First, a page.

|System: Wii||Review Rating Legend|
|Dev: Tecmo||1.0 - 1.9 = Avoid||4.0 - 4.4 = Great|
|Pub: Eko System||2.0 - 2.4 = Poor||4.5 - 4.9 = Must Buy|
|Release: Dec. 9, 2008||2.5 - 2.9 = Average||5.0 = The Best|
|Players: 1-4||3.0 - 3.4 = Fair|
|ESRB Rating: Everyone 10+||3.5 - 3.9 = Good|
For one, combat is a wrist-breaking waggle-fest that is not only a chore, but also pure frustration when attempting to negotiate some of the games later, more challenging platforms. For early enemies, all you really need to do is spray them with any liquid and theyll wash back to the void from whence they came. However, the game soon starts throwing armored enemies at you that not only require you to waggle-attack their armor off, but you literally have to hit them about 30 times before theyre then vulnerable to spray. Sadly, this is one of the first games to come close to making waggle attacking fun, as you can lock onto enemies with the Z button, and both the rumble and audio feedback make attacking and breaking objects viscerally satisfying. But 30 waggles? Come on!
The other, and main, culprit in the games downfall is the camera. This is the one issue that corrupts SPRay almost fatally. Though you control the various spray liquids with the Wii-mote, the camera doesnt move with the aiming reticule in the same way a first-person shooter on Wii does. The only real control you have over the camera is that of pressing the Z button, which re-positions the camera behind Rays back. The problem there is it moves into position much too slowly and without any level of precision. Since this is a puzzle-platforming game, the poor camera control leads to endless frustration.
Other issues include the lack of any sort of map system, collision detection that will often cause you to become one with the void, and backtracking that is so utterly asinine it rivals the worst of whats out there in terms of retreading old ground. All of SPRays problems are amplified because of just how good the puzzle-platform gameplay and level design are. There are fantastic ideas here that could have made this a paragon for third-party publishers creating games for Wii. In many respects, it still is, but the flaws (and there are others we just dont have space to discuss) are simply too great to overlook.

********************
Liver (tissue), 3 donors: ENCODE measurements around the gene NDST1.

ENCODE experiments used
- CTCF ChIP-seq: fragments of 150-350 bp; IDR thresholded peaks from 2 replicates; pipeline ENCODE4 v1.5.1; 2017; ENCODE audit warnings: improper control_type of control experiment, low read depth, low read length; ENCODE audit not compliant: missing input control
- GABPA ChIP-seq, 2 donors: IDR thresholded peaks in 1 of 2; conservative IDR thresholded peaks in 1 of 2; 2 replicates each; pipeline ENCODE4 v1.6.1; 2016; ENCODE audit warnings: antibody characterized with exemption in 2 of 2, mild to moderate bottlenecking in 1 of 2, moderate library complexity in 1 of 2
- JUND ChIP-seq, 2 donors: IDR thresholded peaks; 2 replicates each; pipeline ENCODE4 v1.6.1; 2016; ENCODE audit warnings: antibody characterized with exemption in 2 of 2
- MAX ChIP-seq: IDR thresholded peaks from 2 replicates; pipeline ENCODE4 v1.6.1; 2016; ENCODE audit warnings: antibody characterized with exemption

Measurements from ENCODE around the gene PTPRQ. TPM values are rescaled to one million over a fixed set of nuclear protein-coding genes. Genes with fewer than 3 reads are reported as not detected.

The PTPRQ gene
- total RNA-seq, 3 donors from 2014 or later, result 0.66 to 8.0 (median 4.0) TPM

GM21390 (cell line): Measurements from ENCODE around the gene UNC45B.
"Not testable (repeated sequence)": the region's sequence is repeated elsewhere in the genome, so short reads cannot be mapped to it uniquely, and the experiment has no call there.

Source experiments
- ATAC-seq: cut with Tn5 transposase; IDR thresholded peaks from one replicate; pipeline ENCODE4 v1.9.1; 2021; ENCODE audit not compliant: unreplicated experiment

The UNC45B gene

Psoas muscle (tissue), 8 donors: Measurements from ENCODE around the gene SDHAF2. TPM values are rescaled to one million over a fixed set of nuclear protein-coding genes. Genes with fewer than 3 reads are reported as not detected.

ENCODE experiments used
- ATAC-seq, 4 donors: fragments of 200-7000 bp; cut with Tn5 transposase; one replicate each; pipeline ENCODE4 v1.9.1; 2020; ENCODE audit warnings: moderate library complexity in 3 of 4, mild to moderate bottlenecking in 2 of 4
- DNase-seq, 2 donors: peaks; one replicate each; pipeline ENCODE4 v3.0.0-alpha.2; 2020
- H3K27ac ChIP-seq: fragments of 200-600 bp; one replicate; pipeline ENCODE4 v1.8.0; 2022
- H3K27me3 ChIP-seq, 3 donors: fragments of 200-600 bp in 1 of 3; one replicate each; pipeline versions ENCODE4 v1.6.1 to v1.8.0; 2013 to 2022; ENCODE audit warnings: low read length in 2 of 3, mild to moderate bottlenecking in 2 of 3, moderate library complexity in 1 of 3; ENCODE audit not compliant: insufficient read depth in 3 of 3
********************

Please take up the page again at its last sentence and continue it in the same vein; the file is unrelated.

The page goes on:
The games presentation adds insult to injury by rushing players through story elements, giving you no time to grasp whats been said or any reason to identify or sympathize with Ray. Hes a plain-Jane hero from a plain-Jane land, and the story is glaringly underdeveloped.
SPRay has a decent enough look, though almost all of its aspects are PS2 quality. Some environments are more pleasing than others, and nothings ever truly ugly, but a few background elements stick out as though they were relics from generations ago. The framerate stays predominantly steady throughout, though thats not saying much, since its pace is somewhat sluggish. Character models are perhaps the visual highlight, with the cute Wind Waker-esque citizenry exhibiting nice detail and design, though Ray himself isnt anything much to look at.
The games aural complements, however, fare a bit better, and both sound effects and music are pleasing. SPRays a bit frugal in terms of variety, but themes fit nicely alongside the gameplay. There are a few noises that emanate from the Wii-mote that sound like interference from a radio signal, but most other ambient sounds and audio cues are quite satisfying.
SPRay has been one of the most difficult games to evaluate. Its impossible to recommend as a purchase due to a handful of flaws that have a major, negative impact on the gameplay. At On the same token, its bursting with great platforming ideas that rival gamings top franchises. If youre curious, we suggest a rental, but beware of inevitable frustration.
CCC Freelance Writer